larger than the first, broke out about one-fourth of a mile to the east of the first and was still raging at 2 o'clock a. m. the 24th. At 1 a. m. the 24th a third fire was started between the two first, but it burned only a short time. At 2 o'clock a. m. the 24th, by your order, I stopped firing. Whether the fires on the night of the 23rd and 24th were in the northern portion of the navy-yard or in the town of Woolsey I am unable to say, but from the size of the fires several large buildings must have been burned. During the night I had good opportunity of observing the falling of my shell, and found the practice admirable; every shell either burst just above or within one second after striking the ground, and scattered the pieces of port-fire in every direction. In many instances pieces of port-fire were seen to light on the roof of the buildings and burn as long as five seconds, but, the roofs being entirely of slate, it was impossible to ignite the buildings, unless when a shell, after passing through the roof, burst inside. The firing from my 42-pounder rifle on the 23rd was much more satisfactory than the pervious day. Fire shots were seen to strike the battery, but with what effect I am unable (owing to the great distance) to say. During the first day's firing many of the rebel shell burst near my battery and several splinters came inside. Several round shot and unexploded shell from the direction of Fort McRee, after passing over Pickens, came into the left of my battery, and passed down the whole line, but without doing the slightest damage.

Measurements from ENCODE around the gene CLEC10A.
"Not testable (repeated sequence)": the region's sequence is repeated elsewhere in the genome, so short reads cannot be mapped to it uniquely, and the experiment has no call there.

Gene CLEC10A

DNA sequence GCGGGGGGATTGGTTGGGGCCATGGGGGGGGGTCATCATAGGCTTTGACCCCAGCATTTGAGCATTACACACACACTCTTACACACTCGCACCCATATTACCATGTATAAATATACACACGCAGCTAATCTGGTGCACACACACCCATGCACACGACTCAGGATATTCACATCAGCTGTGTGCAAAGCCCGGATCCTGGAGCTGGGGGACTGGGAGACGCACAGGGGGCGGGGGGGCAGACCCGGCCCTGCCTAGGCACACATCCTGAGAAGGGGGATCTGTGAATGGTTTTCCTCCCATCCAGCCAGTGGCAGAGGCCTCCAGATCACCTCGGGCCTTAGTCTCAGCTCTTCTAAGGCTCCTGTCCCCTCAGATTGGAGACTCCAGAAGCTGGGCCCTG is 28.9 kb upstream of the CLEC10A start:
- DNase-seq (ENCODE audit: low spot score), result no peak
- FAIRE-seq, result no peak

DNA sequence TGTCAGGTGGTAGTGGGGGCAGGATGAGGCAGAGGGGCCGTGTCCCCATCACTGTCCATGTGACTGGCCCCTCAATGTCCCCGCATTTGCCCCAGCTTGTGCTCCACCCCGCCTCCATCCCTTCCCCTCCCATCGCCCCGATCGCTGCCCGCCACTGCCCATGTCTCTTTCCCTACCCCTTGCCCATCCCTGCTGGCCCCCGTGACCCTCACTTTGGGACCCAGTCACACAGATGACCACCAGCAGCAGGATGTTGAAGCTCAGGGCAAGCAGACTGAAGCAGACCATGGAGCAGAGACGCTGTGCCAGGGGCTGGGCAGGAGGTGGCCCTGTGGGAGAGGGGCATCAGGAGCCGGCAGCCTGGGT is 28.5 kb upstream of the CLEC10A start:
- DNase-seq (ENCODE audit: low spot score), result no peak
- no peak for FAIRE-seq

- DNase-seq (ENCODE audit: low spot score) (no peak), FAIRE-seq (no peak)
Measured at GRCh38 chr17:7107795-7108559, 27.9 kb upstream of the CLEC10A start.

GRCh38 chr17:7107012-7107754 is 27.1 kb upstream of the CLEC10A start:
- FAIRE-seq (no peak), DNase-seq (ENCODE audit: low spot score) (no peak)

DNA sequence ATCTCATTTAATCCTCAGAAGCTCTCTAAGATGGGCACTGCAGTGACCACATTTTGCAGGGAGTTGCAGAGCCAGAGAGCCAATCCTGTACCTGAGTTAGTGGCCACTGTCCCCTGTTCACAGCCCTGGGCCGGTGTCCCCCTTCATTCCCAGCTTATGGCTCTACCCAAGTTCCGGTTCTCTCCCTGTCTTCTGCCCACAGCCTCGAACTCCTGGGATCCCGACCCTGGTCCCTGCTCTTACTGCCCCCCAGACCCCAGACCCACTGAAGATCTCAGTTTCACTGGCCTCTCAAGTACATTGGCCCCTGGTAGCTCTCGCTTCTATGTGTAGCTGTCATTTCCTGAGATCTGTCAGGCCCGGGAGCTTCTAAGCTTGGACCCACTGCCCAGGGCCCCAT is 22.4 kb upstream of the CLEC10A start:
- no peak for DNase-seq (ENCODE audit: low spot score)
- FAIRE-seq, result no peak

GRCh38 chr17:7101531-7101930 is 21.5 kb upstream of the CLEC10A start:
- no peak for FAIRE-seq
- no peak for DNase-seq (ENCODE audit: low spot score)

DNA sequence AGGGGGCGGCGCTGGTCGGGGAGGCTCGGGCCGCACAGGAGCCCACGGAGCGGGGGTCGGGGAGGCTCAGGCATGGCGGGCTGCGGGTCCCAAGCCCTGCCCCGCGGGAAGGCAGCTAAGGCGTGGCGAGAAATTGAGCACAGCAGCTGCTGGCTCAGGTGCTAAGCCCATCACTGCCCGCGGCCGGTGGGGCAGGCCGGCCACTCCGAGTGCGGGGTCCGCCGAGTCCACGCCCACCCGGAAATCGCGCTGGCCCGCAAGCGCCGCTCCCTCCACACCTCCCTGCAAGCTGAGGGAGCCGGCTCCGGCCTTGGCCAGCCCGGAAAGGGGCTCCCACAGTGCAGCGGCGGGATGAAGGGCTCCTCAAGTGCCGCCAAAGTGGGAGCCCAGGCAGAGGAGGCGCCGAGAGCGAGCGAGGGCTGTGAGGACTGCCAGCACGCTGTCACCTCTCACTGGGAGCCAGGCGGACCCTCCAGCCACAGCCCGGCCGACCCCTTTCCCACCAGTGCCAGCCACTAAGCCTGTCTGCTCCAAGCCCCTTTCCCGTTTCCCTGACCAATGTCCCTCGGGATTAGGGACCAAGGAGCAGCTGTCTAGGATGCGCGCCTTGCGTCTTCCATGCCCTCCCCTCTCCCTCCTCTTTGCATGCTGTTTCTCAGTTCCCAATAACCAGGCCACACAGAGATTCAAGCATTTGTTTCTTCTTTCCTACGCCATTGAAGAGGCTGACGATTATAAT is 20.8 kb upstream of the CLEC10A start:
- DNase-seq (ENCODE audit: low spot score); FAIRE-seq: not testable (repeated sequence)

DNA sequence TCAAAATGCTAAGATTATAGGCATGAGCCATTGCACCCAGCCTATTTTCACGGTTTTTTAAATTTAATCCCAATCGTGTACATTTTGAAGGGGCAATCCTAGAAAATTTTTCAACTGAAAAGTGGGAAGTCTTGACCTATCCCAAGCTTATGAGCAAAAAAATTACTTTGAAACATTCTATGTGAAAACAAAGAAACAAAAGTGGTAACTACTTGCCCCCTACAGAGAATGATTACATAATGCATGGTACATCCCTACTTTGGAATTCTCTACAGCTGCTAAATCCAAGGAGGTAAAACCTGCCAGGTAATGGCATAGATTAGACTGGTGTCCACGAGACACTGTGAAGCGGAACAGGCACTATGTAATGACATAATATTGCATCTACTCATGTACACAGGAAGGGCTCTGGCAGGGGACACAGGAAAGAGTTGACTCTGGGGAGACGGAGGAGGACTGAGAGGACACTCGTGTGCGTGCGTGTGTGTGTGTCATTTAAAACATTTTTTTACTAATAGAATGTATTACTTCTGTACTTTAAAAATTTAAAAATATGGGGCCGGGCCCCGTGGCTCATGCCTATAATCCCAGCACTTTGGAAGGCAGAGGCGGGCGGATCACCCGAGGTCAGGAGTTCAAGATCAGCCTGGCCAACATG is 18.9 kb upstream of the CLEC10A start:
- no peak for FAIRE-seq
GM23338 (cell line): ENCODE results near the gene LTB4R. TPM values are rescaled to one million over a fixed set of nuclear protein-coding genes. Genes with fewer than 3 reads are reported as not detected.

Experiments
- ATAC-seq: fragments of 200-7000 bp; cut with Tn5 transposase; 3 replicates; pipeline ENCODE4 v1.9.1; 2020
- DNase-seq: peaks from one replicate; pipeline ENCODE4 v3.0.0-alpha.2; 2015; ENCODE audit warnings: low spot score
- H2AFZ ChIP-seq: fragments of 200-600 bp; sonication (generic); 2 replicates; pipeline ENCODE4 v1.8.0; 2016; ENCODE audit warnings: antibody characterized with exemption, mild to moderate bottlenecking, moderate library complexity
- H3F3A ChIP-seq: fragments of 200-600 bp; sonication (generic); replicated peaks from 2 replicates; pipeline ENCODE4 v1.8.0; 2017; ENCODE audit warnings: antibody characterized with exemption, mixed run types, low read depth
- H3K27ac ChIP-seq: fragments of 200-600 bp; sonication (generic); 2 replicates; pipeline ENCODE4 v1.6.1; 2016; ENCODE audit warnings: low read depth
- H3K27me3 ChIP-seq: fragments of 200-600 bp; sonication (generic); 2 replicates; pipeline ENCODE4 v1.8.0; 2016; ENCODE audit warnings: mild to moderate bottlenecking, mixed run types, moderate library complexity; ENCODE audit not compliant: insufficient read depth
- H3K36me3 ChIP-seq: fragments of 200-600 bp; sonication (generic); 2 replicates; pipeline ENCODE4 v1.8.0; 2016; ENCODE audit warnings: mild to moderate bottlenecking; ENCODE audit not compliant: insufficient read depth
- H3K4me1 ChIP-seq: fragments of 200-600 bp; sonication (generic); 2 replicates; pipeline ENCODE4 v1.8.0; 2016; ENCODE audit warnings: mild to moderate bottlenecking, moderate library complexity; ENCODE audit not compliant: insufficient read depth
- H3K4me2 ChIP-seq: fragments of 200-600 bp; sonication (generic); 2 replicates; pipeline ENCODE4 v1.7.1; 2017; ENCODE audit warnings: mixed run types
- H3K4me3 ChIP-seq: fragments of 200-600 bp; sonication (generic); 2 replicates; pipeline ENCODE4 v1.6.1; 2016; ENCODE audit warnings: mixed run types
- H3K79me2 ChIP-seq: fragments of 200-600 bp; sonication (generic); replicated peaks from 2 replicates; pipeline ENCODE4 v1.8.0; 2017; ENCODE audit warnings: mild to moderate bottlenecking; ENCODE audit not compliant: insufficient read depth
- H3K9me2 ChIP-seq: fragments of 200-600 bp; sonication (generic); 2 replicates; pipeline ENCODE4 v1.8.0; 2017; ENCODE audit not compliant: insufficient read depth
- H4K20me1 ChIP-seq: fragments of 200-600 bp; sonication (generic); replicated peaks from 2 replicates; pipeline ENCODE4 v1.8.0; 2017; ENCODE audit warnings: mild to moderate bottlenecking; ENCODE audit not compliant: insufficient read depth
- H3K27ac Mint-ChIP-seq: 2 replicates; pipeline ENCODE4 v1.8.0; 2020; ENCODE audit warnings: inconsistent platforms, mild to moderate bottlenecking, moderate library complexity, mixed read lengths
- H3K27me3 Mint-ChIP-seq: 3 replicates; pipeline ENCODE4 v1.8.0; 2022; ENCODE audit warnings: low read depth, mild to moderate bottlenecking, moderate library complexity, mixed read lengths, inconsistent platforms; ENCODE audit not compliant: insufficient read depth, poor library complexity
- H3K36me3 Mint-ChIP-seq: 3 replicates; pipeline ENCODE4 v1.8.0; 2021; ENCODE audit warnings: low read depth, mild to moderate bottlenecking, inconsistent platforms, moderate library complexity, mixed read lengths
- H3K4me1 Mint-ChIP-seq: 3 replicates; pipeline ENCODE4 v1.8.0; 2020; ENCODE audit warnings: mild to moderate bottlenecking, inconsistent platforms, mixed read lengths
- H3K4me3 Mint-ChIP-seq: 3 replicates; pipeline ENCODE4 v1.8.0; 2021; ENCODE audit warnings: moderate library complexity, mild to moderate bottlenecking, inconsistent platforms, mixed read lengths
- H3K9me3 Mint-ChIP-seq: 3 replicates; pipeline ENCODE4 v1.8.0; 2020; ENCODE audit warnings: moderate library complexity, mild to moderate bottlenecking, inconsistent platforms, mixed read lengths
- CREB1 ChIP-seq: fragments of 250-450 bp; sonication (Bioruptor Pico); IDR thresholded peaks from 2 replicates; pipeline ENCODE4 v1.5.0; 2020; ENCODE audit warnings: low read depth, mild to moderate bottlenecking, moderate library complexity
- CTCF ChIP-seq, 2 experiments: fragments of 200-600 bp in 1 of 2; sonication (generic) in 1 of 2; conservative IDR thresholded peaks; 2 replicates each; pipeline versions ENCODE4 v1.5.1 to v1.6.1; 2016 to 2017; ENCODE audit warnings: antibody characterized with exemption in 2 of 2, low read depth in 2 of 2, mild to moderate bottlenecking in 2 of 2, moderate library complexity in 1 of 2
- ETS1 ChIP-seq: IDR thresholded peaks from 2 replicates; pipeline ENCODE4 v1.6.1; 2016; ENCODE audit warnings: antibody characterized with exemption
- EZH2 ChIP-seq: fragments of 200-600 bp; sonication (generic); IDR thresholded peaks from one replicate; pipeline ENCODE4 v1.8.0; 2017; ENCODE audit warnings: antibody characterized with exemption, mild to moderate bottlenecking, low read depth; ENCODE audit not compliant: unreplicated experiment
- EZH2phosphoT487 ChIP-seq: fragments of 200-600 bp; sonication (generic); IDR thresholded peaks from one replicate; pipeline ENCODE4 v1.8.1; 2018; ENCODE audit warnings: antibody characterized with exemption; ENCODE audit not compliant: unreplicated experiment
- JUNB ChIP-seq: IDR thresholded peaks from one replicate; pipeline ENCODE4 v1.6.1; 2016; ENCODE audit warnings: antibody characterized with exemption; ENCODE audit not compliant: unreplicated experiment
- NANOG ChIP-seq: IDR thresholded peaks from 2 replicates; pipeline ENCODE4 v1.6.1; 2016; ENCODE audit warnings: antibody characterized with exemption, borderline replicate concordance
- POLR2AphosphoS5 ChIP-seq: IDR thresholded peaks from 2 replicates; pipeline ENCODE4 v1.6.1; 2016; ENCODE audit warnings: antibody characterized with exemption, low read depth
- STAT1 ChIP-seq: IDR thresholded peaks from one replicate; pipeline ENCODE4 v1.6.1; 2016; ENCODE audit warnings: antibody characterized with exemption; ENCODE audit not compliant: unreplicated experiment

During the second day only a few shell burst near me. After night on the 23rd no fire was returned from the rebels, except from the one-gun battery on the pier-head, and that only once an hour. This fire was apparently directed on Fort Pickens, but every shell burst far short. During the whole bombardment all the non-commissioned officers and men of my command (Company H, Second Artillery) and Captain Dobie's behaved in that cool, cheerful, and deliberate manner which makes it impossible for me to mention any one in particular. All deserve, and casualties or damage to my battery to report, either from carelessness on the part of my own men or from the fire of the rebels. I have made no mention of the operations of Battery Cameron except in the one instance, as Lieutenant Pennington was immediate charge, and will, I presume, make a special report.
J. M. ROBERTSON,
Captain Second Art., Comd. Batteries Lincoln and Cameron.
Major LEWIS G. ARNOLD,
First Art., Commanding Batteries Fort Pickens and Santa Rosa Island.
Numbers 6. Report of Captain Harvey A. Allen, Second U. S. Artillery.
FORT PICKENS, FLA., November 25, 1861.
SIR: I have the honor to report the duties of Company K, Second Artillery, which I commanded during the bombardment on the 22nd and 23rd of the present month. Eight men were detached, 7 serving a mortary under Lieutenant Langdon, and 1 on the first day with Lieutenant Seeley's rifled gun at the old Spanish Fort. The columbiad in bastion